7 Ways To Lose Weight In 7 Days
There's a lot more to losing weight than simply eating better and working out. If you want to dramatically increase your chances for long-term success, you'll also want to modify the behavior that surrounds your meals and physical activity.
Try following these simple tips for one week—one for each day—to learn how to approach food and exercise differently.
Eating can become just as disorganized and chaotic as any other activity that isn't thought out ahead of time. Planning establishes structure, which can help you stay within a calorie budget, reduce daily decision-making, and prevent overeating. Carve out some time today to think through a plan for the week. Start with a few basic foods to eat each day and add others to diversify your meals. Make a grocery list as you go. (Make it even easier! Cook quick meals at home that taste great and fight fat! Sign up for Chef'd and get all the ingredients and recipes delivered to your doorstep.)
Also consider your schedule. Before the start of a busy week, prepare more than one serving of food so you can enjoy the leftovers across the week. The following recipes are all designed to be made on Sunday, with quick recipes for the leftovers for the rest of the week:
Cook Once, Eat All Week: Roast Chicken
Cook Once, Eat All Week: White Beans
Cook Once, Eat All Week: Chickpeas
Cook Once, Eat All Week: Pork Loin
Cook Once, Eat All Week: Quinoa
Cook Once, Eat All Week: Black Beans
Cook Once, Eat All Week: Brisket
You're busy. No question. But are you as busy as you think? It's time to take a good look at how you're spending your time—you may be able to reorganize activities or eliminate them altogether (you'll be amazed at how free you evenings suddenly become just by clicking off the TV). You've probably heard the following advice before, but have you really tried them? Now's your chance.
- Combine tasks (e.g., pack your lunch for the next day while dinner's cooking)
- Delegate activities (e.g., have your spouse or kids take on chores to give you time to exercise)
- Make a realistic to-do list (do the most important things first and delegate less important activities to others)
- Streamline activities (e.g., making a grocery list and only purchase the items on it to limit wasting time wandering the aisles)
Who hasn't skipped a meal or two in the hopes of speeding up weight loss? Yeah, you shouldn't do that. Your body needs a regular supply of nutrients to run properly. Allowing large periods of time to pass before fueling yourself up can lead to undesirable physical symptoms, such as headache, lethargy, intense hunger, and overeating. And as any hungry grocery shopper has learned the hard way, it's considerably more difficult to make healthy choices when you're starving (hitting up the bakery section seems like such a good idea when you're famished). Try not to go longer than 4 hours between eating, and keep these 17 snacks that power up weight loss on hand.
How often do you eat in the bathroom? Disgusting, right? Most people wouldn't even think of it because they've linked the bathroom with other activities. Yet most of us have no problem eating in other rooms—and that's not good. Eating somewhere other than the kitchen or dining room isn't recommended, because noshing linked with a specific cue (like a room) can trigger eating even when you're not hungry. That's how bad habits are developed.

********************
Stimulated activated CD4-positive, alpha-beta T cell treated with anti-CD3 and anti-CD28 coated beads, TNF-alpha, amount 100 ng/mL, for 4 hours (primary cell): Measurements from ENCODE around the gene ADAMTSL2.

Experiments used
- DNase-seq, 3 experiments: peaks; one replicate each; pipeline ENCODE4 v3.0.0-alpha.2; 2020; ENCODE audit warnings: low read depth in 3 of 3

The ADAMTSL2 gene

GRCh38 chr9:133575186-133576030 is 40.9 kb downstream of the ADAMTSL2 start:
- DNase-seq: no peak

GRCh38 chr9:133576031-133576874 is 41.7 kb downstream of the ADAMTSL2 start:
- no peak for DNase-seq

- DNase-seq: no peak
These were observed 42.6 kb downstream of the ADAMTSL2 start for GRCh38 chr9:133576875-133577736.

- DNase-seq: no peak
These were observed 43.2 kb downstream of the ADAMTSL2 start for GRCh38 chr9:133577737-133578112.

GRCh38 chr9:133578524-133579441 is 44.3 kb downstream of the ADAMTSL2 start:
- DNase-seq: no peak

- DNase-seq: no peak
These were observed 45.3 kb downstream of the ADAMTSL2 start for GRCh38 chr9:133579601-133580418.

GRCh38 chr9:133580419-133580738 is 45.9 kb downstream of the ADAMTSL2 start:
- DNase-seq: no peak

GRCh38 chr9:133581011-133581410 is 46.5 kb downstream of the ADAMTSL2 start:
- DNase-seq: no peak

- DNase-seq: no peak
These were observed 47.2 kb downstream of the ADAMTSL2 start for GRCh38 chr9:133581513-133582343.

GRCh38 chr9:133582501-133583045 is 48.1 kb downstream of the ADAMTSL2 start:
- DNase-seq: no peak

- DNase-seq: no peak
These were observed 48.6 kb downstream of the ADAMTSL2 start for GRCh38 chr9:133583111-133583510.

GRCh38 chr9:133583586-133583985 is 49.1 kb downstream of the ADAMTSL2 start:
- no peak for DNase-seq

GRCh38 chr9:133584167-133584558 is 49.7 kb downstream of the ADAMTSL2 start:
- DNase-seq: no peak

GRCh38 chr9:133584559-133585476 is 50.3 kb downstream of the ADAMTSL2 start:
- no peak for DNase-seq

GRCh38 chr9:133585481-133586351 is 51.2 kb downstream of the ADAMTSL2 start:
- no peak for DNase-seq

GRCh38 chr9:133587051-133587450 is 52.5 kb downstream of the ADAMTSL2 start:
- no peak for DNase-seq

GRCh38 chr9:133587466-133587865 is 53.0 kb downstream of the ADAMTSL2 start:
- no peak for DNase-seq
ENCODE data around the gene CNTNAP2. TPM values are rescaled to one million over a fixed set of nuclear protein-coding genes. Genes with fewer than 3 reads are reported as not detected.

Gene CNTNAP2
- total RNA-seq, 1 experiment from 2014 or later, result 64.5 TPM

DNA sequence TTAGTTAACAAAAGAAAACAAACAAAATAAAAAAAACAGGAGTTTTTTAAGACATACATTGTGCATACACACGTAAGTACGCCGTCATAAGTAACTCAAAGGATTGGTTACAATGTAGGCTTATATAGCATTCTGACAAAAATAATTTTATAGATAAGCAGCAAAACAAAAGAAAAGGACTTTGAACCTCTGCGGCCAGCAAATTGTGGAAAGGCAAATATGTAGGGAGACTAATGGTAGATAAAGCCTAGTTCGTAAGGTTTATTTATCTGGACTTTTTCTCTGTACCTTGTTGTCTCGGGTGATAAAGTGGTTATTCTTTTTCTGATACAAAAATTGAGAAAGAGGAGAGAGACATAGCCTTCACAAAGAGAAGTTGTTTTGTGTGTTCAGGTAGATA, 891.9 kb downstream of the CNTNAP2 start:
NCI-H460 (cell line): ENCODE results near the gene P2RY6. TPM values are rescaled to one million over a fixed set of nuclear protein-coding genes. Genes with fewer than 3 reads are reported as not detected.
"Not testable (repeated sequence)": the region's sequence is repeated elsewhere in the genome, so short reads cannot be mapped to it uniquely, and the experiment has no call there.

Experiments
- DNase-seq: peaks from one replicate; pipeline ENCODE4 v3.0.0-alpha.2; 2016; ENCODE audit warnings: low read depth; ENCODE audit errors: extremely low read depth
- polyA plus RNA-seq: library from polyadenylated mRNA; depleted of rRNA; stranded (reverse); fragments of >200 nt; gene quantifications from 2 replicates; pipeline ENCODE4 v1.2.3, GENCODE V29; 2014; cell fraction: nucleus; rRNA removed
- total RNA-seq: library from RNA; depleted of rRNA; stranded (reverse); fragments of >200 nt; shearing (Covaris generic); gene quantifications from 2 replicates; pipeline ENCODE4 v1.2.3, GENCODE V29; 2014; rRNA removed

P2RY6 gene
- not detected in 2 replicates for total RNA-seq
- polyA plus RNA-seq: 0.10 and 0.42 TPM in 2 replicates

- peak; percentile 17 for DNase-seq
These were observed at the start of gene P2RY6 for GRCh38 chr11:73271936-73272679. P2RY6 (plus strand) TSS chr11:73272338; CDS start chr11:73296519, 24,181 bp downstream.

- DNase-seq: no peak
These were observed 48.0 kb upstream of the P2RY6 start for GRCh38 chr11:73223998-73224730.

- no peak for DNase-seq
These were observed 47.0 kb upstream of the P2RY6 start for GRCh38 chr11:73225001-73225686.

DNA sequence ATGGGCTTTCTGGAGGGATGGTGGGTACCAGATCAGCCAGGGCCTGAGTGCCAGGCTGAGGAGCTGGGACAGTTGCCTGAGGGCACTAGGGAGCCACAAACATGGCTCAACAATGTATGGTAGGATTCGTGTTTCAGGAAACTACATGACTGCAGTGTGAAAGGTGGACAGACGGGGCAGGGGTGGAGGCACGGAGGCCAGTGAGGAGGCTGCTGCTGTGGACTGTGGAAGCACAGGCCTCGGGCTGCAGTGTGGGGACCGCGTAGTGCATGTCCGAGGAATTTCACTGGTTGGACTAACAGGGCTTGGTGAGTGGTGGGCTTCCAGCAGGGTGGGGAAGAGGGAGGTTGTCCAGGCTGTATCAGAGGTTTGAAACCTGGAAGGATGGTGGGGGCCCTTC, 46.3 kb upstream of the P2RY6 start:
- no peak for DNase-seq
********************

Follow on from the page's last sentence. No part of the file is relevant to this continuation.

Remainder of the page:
Think of it like this: What words come to mind when you picture a movie theater? Popcorn? That's because you've linked the movie theater with eating popcorn. Eating to satisfy hunger is an appropriate reason to eat, while eating just because you're in a movie theater (or a room in your house) is not. These habits can seriously derail your weight loss efforts.
Multitasking has a stellar reputation in the office, but when it comes to eating, it's just not smart. When you eat while doing other things—like driving or playing Words With Friends—you're less likely to notice how much you're eating or how full you're feeling, because your attention is divided. So work on being single-minded about your food; even if it feels strange at first, try doing nothing else while eating. The purpose is to increase your consciousness about what and how much you eat. (Try these simple tips to curb distracted eating for good.)
Don't go it alone when it comes to weight loss—unless you want to make things harder on yourself. Research shows that changing and maintaining healthy behaviors is made easier with support from others. Most friends and family members want to be supportive of your weight loss efforts, but may be unsure how to help you, so help them help you. Be specific about the support you need. Rather than saying, "Help me eat healthier and exercise more," say, "Could you go for a 20-minute walk with me after dinner on Mondays and Wednesdays," or "It would be great if you could offer me a small bowl of popcorn rather than a bowl of ice cream as an evening snack."
Just as locations can trigger your desire to eat, thoughts can also set off inappropriate eating. If you eat a chocolate chip cookie every time you see a commercial with cookies in it, you may begin to crave cookies and feel that you MUST have some each time you happen to think about them. Time to break the link between your thoughts and eating. Instead of heading directly to the pantry, distract yourself by doing something else immediately after you have the thought, particularly an activity that keeps your hands or mouth busy, like taking up knitting, calling a friend, or painting your nails.
November 09 2017